NASA shared a new image captured by the space telescope of a spiral galaxy located about 70 million light-years away.
This week's Hubble image shows the handsome rosy glow of a dusty spiral galaxy where stars are being born.
According to NASA, the orange-pink pockets are created because of a reaction between the Hydrogen gas and the intense light streaming outwards from nearby newborn stars. The galaxy was first discovered by German-British astronomer William Herschel in 1784.
"Astronomers look for these telltale signs of star formation when they study galaxies throughout the cosmos, as star formation rates, locations, and histories offer critical clues about how these colossal collections of gas and dust have evolved over time", the European Space Agency described the imagery. In the image, you can see the bright patches amid dark, tangled streams of cosmic dust in the galaxy.
Star births tend to take place in dusty environments, where dust clouds scatter visible light. The Hubble is an extremely capable telescope for making these infrared observations. But it could help astronomers unfold the secrets to the evolution of galaxies over time, and what causes the expansion of a galaxy. Since its launch in 1990, the Hubble has made over 1.3 million observations.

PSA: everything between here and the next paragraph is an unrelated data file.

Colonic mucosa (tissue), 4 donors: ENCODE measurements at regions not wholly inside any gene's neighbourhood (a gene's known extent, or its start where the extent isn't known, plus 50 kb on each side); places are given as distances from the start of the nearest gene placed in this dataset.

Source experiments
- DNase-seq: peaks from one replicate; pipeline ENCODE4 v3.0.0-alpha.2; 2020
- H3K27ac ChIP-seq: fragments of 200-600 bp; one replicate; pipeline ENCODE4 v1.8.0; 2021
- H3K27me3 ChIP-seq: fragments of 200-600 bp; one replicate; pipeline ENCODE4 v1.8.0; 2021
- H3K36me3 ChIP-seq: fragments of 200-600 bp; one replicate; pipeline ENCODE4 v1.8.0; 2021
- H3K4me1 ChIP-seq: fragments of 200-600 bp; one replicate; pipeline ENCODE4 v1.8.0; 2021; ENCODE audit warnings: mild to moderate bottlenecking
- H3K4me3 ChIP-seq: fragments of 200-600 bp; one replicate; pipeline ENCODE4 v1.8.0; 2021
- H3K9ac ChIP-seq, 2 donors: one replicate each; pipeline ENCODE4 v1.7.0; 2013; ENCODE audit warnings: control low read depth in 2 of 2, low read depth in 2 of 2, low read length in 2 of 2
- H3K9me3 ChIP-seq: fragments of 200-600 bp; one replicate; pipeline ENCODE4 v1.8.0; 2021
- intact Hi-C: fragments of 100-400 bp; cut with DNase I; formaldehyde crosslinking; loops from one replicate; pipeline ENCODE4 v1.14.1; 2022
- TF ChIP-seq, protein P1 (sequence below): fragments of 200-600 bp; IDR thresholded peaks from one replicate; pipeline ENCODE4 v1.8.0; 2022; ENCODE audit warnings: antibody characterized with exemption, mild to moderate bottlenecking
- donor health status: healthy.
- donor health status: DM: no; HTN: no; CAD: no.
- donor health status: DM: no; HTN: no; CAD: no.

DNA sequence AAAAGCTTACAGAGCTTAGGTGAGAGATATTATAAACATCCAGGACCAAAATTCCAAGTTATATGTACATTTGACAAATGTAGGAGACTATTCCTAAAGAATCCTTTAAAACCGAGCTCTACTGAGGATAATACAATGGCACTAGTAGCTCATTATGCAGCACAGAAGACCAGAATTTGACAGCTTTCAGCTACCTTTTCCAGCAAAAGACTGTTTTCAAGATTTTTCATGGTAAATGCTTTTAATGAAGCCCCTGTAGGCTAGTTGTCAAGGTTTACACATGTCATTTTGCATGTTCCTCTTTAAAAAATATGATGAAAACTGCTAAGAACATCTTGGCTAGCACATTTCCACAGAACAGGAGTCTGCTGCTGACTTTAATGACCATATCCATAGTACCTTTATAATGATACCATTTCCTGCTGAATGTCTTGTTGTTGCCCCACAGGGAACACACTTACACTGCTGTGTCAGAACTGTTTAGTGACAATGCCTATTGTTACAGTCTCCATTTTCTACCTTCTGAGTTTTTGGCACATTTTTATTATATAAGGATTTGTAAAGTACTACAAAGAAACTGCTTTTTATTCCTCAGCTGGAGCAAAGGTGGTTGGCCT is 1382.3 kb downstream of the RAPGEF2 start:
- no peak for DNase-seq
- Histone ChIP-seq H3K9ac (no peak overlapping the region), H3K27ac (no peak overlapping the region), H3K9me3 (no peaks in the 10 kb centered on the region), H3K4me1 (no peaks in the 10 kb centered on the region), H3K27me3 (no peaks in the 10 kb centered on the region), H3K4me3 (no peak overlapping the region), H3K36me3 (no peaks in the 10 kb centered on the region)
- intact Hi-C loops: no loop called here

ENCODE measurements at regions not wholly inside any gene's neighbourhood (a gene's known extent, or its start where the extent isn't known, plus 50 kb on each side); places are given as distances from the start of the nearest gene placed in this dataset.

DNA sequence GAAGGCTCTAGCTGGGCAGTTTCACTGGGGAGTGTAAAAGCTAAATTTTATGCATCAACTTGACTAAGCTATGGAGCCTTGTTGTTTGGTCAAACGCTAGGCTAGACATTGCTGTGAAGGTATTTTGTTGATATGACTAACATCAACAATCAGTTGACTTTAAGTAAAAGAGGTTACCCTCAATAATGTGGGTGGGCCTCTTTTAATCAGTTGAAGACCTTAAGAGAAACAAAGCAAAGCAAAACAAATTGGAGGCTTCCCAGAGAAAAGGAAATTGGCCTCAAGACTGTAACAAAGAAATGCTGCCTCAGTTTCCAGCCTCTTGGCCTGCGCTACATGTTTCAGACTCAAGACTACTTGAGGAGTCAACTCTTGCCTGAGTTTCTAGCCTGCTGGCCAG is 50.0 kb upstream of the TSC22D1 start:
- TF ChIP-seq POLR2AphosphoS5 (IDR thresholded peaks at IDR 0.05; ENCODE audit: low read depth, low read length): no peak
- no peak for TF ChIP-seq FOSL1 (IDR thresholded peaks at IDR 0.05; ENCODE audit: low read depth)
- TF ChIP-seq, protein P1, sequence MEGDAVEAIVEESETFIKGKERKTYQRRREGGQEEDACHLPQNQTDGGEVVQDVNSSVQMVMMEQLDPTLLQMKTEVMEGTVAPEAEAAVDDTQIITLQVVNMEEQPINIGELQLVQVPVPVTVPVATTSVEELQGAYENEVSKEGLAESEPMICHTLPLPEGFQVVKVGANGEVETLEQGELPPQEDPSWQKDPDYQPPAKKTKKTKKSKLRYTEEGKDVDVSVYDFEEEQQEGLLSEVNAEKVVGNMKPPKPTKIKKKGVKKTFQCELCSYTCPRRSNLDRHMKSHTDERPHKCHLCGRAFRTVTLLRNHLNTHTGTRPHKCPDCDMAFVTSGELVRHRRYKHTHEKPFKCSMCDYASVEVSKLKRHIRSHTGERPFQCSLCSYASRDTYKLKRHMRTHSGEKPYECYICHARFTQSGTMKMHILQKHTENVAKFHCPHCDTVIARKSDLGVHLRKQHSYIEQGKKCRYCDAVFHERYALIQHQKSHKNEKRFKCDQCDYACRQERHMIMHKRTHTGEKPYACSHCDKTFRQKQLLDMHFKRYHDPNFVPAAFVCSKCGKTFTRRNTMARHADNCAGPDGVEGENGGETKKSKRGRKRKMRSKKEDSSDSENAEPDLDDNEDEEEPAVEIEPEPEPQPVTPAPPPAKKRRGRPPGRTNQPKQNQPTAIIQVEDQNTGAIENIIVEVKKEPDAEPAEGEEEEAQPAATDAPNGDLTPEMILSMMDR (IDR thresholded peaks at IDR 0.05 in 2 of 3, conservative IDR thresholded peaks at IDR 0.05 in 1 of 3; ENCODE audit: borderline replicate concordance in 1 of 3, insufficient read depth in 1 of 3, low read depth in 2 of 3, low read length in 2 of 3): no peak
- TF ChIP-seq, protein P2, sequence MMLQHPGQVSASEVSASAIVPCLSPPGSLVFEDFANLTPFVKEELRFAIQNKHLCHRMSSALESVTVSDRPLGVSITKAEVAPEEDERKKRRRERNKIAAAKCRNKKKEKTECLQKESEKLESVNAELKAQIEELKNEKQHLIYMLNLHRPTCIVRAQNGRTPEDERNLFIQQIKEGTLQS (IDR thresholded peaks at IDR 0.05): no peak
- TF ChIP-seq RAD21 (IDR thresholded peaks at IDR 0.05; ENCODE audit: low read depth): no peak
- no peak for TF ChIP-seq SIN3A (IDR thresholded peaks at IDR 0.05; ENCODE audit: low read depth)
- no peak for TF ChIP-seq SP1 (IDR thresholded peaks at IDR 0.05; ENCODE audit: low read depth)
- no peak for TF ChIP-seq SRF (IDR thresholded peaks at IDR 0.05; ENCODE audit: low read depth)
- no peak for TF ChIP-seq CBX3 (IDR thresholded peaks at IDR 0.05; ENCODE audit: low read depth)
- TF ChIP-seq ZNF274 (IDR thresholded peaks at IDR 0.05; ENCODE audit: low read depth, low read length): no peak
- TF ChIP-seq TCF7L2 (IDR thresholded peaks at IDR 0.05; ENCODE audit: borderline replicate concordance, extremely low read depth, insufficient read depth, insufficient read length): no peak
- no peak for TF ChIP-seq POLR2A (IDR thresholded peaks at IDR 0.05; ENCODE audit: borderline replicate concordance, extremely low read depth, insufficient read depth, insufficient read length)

You just can't keep NASA's Hubble Space Telescope out of action.
The telescope is almost 30 years old but it continues to provide stellar imagery.
While Hubble is expected to stick around and continue beaming imagery back to Earth for another 10-20 years, its successor - the James Webb Space Telescope - is expected to launch in early 2021, and bring an array of improvements to Hubble's core mission of peering into deep space.